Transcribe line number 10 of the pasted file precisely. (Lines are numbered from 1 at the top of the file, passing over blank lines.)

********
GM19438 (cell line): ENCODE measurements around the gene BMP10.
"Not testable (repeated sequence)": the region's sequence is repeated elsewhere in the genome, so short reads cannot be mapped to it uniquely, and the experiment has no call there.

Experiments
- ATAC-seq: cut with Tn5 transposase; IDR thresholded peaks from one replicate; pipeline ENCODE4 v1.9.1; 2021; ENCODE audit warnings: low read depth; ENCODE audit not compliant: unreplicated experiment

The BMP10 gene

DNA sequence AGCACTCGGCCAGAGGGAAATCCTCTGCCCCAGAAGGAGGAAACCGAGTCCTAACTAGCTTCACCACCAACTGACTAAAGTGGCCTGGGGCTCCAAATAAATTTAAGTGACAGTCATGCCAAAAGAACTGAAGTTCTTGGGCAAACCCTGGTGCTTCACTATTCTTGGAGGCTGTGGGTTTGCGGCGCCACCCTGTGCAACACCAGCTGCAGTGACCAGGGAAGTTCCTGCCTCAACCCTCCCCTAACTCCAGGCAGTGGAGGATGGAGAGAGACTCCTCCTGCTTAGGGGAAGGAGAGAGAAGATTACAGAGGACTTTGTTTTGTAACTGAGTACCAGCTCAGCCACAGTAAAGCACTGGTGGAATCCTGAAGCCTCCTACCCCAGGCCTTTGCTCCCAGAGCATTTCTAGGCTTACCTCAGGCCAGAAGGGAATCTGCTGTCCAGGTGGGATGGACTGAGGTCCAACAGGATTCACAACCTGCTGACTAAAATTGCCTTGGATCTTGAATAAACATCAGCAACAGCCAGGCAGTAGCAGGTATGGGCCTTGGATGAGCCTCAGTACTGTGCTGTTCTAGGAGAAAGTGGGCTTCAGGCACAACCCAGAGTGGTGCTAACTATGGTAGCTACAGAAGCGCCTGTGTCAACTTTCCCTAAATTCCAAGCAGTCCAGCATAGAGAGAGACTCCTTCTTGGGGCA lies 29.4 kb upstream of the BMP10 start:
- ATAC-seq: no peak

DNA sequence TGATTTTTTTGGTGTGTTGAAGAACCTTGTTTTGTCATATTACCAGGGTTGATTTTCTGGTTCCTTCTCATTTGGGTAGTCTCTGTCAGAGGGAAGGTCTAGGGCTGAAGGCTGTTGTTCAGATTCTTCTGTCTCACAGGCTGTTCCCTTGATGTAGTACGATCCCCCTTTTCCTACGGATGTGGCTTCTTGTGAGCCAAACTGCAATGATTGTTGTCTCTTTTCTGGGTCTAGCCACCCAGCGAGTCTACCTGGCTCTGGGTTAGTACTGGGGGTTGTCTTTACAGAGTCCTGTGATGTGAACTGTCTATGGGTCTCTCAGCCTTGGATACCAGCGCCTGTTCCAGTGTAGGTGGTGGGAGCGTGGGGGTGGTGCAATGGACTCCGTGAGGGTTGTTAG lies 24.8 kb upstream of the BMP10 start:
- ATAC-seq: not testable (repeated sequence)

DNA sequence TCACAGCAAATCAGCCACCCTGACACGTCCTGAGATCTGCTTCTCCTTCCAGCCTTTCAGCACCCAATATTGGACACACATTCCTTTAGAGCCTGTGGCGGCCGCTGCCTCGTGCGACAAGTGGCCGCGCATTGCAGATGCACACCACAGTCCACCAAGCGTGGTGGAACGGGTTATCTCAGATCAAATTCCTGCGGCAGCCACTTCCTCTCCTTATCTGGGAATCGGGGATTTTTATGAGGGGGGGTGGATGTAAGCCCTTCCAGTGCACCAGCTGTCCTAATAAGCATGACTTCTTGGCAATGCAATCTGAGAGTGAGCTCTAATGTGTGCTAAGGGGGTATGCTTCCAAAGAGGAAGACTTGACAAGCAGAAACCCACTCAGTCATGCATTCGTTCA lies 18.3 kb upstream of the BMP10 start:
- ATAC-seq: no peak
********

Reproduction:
DNA sequence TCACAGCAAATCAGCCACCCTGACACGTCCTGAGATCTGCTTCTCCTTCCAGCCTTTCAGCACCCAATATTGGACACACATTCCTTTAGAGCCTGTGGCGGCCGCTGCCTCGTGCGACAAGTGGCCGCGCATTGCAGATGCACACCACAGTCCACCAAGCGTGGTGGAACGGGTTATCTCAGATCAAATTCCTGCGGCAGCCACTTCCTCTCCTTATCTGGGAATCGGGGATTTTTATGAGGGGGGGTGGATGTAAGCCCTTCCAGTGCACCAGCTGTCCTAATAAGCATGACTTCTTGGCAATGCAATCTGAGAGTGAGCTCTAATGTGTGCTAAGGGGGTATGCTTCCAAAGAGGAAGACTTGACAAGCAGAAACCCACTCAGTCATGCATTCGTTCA lies 18.3 kb upstream of the BMP10 start: